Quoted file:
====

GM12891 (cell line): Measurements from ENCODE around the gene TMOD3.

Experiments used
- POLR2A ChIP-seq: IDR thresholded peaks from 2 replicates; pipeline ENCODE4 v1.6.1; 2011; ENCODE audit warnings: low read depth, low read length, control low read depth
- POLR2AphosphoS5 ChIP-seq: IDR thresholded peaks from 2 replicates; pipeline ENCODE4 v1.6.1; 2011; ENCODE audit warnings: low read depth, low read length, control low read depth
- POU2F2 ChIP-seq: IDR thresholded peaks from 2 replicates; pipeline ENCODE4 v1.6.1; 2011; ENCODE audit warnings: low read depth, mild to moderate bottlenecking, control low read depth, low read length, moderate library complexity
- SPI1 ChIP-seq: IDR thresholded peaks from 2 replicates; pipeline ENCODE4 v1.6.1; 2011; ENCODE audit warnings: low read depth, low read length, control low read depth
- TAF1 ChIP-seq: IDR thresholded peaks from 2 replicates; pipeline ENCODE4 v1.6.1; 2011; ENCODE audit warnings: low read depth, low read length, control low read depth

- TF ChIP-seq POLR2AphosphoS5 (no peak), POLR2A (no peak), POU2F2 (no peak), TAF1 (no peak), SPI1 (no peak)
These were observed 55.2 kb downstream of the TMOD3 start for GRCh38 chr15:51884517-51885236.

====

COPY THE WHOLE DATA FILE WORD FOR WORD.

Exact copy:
GM12891 (cell line): Measurements from ENCODE around the gene TMOD3.

Experiments used
- POLR2A ChIP-seq: IDR thresholded peaks from 2 replicates; pipeline ENCODE4 v1.6.1; 2011; ENCODE audit warnings: low read depth, low read length, control low read depth
- POLR2AphosphoS5 ChIP-seq: IDR thresholded peaks from 2 replicates; pipeline ENCODE4 v1.6.1; 2011; ENCODE audit warnings: low read depth, low read length, control low read depth
- POU2F2 ChIP-seq: IDR thresholded peaks from 2 replicates; pipeline ENCODE4 v1.6.1; 2011; ENCODE audit warnings: low read depth, mild to moderate bottlenecking, control low read depth, low read length, moderate library complexity
- SPI1 ChIP-seq: IDR thresholded peaks from 2 replicates; pipeline ENCODE4 v1.6.1; 2011; ENCODE audit warnings: low read depth, low read length, control low read depth
- TAF1 ChIP-seq: IDR thresholded peaks from 2 replicates; pipeline ENCODE4 v1.6.1; 2011; ENCODE audit warnings: low read depth, low read length, control low read depth

- TF ChIP-seq POLR2AphosphoS5 (no peak), POLR2A (no peak), POU2F2 (no peak), TAF1 (no peak), SPI1 (no peak)
These were observed 55.2 kb downstream of the TMOD3 start for GRCh38 chr15:51884517-51885236.